Natural and Human History
Natural History of the Walla Walla Valley and Vicinity
Edited by Robert Carson
Nonfiction; 224-page, full-color softcover
Many Waters is a testament to the beauty of an extraordinary place. From the Blue Mountains to the Columbia River, southeastern Washington and northeastern Oregon, in particular the Walla Walla Valley, is a remarkable region, one that American Indians called Wallah Wallah, or Many Waters. And for good reason. It’s always been a bountiful place with its rich soils and streams teeming with fish.
History, 318 pages; softcover.
A grand history of the fascinating fur trade era and the Inland Salish Indians.
The years 1800 to 1877 brought the earliest fur traders, then the first white settlers to the Northern Rockies – the land of the Inland Salish Indians who shared a common language and customs. Drawn from source documents as well as journals, manuscripts and early published works, this book is the most comprehensive history yet of the fascinating fur trade era and the interactions between the Inland Salish and new arrivals.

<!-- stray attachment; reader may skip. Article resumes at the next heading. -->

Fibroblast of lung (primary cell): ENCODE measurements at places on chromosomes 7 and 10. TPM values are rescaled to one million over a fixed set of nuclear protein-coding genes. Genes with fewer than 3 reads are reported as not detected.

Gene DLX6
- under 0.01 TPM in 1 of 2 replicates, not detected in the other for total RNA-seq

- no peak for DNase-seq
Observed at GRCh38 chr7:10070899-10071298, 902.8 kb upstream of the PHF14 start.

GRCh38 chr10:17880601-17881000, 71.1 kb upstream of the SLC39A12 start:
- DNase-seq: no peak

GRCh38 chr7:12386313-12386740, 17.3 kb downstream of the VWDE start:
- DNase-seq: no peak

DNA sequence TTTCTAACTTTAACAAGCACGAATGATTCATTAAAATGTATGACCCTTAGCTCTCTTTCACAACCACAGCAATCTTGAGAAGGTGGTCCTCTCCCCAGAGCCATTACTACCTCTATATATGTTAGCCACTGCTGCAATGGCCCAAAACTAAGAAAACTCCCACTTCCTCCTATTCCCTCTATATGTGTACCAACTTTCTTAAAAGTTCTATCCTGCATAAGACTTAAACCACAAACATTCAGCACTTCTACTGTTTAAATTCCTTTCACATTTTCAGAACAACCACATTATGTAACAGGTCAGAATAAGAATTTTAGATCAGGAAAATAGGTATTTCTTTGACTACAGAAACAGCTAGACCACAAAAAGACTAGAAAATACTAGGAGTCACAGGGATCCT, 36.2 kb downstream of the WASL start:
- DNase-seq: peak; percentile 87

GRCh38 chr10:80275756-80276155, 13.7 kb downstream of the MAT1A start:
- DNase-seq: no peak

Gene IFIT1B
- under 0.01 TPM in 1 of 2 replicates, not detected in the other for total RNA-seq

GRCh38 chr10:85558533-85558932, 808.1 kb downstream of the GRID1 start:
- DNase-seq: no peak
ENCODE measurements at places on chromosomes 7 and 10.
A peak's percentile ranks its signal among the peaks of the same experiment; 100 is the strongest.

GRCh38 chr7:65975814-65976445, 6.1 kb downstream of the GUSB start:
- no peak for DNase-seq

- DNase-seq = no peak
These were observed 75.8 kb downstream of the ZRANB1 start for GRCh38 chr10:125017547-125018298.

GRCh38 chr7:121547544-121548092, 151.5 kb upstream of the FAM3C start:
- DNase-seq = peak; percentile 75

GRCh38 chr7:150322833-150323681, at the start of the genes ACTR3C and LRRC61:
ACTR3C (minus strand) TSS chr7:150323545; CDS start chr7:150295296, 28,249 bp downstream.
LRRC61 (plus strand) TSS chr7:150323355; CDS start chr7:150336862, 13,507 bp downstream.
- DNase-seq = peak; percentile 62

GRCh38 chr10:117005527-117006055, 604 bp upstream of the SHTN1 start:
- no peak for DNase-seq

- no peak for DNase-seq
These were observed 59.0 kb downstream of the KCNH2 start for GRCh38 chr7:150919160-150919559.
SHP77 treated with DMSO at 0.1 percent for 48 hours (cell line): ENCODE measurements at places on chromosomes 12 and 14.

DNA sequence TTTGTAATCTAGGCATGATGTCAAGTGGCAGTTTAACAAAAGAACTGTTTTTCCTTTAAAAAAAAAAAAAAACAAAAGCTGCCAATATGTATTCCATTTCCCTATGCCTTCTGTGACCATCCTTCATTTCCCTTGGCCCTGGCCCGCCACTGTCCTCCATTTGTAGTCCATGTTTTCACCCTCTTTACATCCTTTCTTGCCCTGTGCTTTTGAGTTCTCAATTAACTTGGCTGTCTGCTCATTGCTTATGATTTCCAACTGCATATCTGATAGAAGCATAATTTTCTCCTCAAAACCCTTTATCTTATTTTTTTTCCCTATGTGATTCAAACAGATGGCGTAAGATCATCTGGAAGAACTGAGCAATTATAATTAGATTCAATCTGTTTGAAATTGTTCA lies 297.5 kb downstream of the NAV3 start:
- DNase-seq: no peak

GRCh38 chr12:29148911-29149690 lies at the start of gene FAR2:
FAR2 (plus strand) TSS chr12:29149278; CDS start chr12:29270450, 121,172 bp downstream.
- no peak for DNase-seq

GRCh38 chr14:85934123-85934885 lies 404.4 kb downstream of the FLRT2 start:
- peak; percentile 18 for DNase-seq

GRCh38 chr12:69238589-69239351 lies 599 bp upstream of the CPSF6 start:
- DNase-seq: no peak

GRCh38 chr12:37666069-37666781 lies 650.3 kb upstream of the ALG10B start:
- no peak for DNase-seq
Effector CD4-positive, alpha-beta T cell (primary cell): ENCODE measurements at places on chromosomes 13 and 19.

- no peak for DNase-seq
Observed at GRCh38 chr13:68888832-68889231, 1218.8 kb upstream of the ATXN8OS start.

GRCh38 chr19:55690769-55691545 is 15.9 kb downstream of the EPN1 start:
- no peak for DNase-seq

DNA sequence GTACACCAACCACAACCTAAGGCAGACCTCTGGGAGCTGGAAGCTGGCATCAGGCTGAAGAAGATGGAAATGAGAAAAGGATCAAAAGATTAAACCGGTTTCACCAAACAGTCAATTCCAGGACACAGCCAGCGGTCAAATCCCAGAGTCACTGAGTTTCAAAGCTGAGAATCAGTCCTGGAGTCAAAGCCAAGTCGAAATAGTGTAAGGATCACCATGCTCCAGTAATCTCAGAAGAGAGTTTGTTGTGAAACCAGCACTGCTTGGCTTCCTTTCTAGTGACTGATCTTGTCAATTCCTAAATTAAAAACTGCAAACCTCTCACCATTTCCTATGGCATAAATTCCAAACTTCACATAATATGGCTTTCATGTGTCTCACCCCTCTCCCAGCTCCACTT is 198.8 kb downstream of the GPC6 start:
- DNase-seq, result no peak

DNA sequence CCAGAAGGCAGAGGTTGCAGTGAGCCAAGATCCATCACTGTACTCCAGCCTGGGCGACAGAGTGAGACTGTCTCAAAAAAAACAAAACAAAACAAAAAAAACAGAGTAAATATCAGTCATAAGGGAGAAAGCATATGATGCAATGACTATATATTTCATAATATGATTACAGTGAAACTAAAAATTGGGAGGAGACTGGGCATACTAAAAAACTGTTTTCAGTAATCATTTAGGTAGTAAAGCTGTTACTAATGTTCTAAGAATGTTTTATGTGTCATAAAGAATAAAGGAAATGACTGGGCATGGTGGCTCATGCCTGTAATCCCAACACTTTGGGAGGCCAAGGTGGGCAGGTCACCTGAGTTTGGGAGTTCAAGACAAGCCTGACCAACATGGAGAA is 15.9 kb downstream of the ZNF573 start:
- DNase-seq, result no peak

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By James Payne and Laura Schulz
11″ x 8.5″ softcover
This 68-page, full color, softcover book describes the history of Fort Walla Walla from 1821 to 1910 through engaging text richly illustrated with historic images and artifacts.
Published by the Fort Walla Walla Museum located in Walla Walla, Washington, the book contains details about the original fort built by Hudson’s Bay Company that was followed by one of the longest-occupied military posts in the Northwest. It also includes the full text of Capt. F. H. Pope’s 1908 history of the fort.
“An Illustrated History of Fort Walla Walla” is an excellent companion to Keokee’s other titles on the history and natural history of the fascinating and beautiful Walla Walla Valley, “Where the Great River Bends” and “Many Waters.“
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Jerry Pavia and Tim Cady with Ross Klatte
Nonfiction, 180 pages, 11″ x 8.5″ softcover, full color with more than 300 photographs
A photographic journey encircling the spectacular Selkirk Mountains of northern Idaho, eastern Washington and southeastern British Columbia, Selkirks Spectacular features amazing images by photographers Jerry Pavia and Tim Cady. More than 300 images along with chapters by Canadian Ross Klatte on the history, geology, communities, natural features, attractions, and the flora and fauna showcase this beautiful corner of the earth.
A geological field guide to northern Idaho and the Channeled Scabland
By Bruce Bjornstad and Eugene Kiver
Nonfiction, 480 pages, 6″ x 9″ inches softcover, 400 black-and-white illustrations, maps and photos, 50 color plates, index